My Friend Sarah

Sarah Attar is an Olympian and professional runner—and so much more.

I first met Sarah in Mammoth Lakes, California, an epic mountain enclave she calls home. If she were a cabin, she would be petite but uncluttered, windowed but still private, and elegant but not fancy. Her garden would be as functional as it is beautiful. Her porch would have nice rocking chairs, rather than a hammock.

Sarah is a silent captain—she leads by doing and shares her exuberance endlessly. If you ask, she will answer, but she won’t insist. She trusts that we can all make our own decisions and paths. When I run next to her, I feel lifted and happy and calm, a gift she is able to give just by being present.

A post shared by Sarah Attar (@sarahattar) on

I remember my first run with Sarah: I fell down, hard. I bled and I wasn’t anywhere near a first aid kit. I lay there for a minute, just taking in the fall, and I thought about how little I knew of this running partner I had just met. When someone falls, it is usually a shock to everyone. Sarah was calm, though. Calm but smiling.

My second run with Sarah was up at the Lakes Basin at 9,000 feet. We ran slowly enough to catch the view, but that wasn’t enough for Sarah. She stopped me to marvel at two mountain peaks through the trees. She notices things like that. She makes me want to notice things more. Sarah is the one who takes the extra minute or five or ten after runs to sit and enjoy the environment rather than heading straight for the team van or locker room. I’ve adopted this habit from her, and it’s incredible how much joy those extra few minutes at the very end can bring to a hard workout.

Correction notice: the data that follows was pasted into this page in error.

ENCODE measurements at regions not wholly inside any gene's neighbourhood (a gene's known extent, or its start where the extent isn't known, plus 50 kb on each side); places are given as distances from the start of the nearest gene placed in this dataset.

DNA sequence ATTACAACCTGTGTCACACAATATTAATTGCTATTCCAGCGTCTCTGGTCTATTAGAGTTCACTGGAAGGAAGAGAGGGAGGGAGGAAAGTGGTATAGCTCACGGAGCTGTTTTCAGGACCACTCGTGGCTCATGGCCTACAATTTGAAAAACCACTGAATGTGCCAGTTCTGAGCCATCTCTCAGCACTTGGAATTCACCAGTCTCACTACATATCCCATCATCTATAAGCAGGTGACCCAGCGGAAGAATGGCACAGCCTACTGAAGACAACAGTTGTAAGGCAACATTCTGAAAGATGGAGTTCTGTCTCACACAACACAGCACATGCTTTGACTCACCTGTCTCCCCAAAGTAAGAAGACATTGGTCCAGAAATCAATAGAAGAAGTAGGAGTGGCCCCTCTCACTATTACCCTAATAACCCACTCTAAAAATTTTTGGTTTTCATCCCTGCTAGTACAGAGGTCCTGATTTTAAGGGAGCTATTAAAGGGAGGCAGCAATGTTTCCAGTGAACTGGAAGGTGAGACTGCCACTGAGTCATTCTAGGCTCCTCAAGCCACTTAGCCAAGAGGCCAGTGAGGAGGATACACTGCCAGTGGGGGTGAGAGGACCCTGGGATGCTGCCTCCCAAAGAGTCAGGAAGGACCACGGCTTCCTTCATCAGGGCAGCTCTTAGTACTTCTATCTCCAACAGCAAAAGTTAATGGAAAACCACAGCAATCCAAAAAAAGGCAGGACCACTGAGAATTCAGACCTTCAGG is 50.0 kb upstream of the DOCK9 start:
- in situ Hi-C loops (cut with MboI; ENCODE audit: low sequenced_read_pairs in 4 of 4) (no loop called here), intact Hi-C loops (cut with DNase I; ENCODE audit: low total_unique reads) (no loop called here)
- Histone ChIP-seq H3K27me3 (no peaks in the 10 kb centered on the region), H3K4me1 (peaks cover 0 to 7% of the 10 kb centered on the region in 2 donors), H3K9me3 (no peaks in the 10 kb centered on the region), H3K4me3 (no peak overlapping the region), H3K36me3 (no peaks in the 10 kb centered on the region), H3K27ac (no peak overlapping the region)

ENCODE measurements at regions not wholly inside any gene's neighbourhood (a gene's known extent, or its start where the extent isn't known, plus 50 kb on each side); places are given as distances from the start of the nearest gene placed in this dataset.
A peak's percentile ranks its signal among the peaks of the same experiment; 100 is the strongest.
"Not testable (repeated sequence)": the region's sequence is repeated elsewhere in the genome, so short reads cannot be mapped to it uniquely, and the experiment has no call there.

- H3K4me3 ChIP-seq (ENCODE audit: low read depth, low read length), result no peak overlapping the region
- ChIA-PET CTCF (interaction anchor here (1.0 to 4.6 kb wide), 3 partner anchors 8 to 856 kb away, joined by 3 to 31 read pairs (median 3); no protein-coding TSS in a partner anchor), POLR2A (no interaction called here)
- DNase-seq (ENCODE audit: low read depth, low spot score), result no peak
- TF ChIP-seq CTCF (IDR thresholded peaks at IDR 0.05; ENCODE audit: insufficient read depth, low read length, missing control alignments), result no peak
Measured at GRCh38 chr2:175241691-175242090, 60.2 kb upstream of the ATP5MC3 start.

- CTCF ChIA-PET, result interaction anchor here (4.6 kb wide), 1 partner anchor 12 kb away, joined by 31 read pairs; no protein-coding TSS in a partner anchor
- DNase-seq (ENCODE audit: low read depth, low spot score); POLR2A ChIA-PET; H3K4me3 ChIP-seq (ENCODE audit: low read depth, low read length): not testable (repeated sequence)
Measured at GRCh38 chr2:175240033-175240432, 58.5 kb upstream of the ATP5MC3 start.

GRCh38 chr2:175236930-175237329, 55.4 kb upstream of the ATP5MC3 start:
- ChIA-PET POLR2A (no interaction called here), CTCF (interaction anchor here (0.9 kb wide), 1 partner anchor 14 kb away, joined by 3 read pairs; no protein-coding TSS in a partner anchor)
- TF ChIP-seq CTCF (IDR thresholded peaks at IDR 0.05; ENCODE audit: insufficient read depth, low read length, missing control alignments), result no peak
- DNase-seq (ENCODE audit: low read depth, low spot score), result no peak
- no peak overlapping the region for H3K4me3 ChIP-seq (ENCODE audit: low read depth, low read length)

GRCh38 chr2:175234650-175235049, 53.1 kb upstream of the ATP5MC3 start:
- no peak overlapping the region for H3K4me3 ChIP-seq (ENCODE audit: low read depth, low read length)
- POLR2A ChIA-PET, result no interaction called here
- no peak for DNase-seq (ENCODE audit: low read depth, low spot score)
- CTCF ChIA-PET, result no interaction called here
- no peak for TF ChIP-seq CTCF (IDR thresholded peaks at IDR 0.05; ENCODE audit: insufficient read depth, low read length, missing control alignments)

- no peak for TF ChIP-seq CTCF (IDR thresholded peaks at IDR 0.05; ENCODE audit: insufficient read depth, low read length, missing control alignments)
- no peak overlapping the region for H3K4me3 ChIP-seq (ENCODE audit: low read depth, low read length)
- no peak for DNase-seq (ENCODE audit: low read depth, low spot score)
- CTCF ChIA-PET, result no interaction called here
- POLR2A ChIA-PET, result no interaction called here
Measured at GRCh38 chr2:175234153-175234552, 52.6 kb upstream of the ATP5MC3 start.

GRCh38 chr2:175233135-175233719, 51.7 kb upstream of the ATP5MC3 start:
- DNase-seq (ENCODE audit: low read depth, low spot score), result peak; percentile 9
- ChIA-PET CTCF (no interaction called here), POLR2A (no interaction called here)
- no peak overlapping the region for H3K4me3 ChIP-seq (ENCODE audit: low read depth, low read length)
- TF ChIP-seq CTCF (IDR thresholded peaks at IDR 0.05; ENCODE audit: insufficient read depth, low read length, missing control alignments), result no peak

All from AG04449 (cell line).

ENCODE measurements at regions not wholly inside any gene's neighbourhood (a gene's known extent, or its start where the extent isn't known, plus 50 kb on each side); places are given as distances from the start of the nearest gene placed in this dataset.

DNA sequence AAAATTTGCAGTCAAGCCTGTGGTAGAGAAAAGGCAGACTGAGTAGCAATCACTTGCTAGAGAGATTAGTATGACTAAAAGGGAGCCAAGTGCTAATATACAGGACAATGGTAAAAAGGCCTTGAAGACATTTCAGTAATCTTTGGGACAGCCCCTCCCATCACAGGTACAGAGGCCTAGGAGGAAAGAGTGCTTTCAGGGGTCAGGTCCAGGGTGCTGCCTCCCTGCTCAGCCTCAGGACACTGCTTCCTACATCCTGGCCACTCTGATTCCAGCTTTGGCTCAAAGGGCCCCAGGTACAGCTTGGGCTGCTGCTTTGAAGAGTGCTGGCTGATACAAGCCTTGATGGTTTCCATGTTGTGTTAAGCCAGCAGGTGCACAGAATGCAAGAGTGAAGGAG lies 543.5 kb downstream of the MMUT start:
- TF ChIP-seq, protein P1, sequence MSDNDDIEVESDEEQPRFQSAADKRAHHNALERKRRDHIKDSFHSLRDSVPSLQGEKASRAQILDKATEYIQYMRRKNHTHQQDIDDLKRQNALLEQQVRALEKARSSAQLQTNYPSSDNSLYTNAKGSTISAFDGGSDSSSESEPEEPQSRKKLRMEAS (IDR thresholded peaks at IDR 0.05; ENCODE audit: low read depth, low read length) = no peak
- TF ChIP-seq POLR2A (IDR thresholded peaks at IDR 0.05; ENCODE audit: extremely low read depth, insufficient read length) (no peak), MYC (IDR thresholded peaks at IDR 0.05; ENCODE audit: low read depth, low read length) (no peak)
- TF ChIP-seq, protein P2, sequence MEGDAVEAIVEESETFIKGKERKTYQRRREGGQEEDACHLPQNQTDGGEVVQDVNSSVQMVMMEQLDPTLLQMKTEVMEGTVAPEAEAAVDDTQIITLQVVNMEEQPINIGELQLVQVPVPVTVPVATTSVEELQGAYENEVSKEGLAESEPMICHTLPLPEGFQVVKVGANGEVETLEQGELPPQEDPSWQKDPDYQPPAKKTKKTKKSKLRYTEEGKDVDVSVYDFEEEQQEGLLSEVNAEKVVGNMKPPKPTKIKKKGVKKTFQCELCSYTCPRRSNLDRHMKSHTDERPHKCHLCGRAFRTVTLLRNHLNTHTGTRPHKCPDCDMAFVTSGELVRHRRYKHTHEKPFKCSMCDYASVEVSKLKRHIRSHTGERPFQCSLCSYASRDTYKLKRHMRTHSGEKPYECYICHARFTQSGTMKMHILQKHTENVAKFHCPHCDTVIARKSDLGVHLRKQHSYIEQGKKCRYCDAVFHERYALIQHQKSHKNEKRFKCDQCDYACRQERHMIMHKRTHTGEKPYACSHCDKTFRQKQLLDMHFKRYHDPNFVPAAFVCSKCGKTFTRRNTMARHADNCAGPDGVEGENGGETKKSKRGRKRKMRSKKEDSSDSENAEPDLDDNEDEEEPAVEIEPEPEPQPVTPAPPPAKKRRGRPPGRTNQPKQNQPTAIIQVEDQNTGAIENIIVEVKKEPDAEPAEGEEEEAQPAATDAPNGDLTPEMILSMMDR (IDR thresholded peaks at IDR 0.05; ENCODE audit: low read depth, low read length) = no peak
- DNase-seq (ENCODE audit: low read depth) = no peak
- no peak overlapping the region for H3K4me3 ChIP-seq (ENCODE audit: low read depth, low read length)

If we accept and embrace the environment we’re in, it will likely embrace us back.

Sarah is a runner who is in harmony with herself. She is comfortable running with people—and also seems completely in her element when she runs alone. Her progress in running comes from a place of determination but also contentment with the journey she’s on. How rare, to be content and driven at the same time.

We often run on long roads in Mammoth, so even if I am not with Sarah, I can usually still see her. She fits in with the scenery—she looks like she belongs wherever she is. I think that is part the scenery and part her being so open-minded to it. She has taught me that if we accept and embrace the environment we’re in, it will likely embrace us back. I like to think she is deep in thought when I see her running alone, but it could also just be that Sarah is appreciating the moment she’s in. She enjoys places by running through them, though she may also return to a spot to photograph it later.

A post shared by Sarah Attar (@sarahattar) on

As a photographer, Sarah captures distinct landscapes and crisp, deliberate moments. Sarah’s goal is to have her landscape photos capture her original experience of discovery, her first impression of a place. Sharing these environments with others through photography creates a positive feedback loop for her—by running to a place and then returning to photograph it, Sarah is making a paintbrush stroke and then going back to press her fingerprint into one particular spot. I love her photos and admire that she takes the time to embrace her running in this way—reflecting on the places we experience through running reinforces why we run in the first place.

Running in last place would make most athletes uncomfortable, but Sarah approached things differently.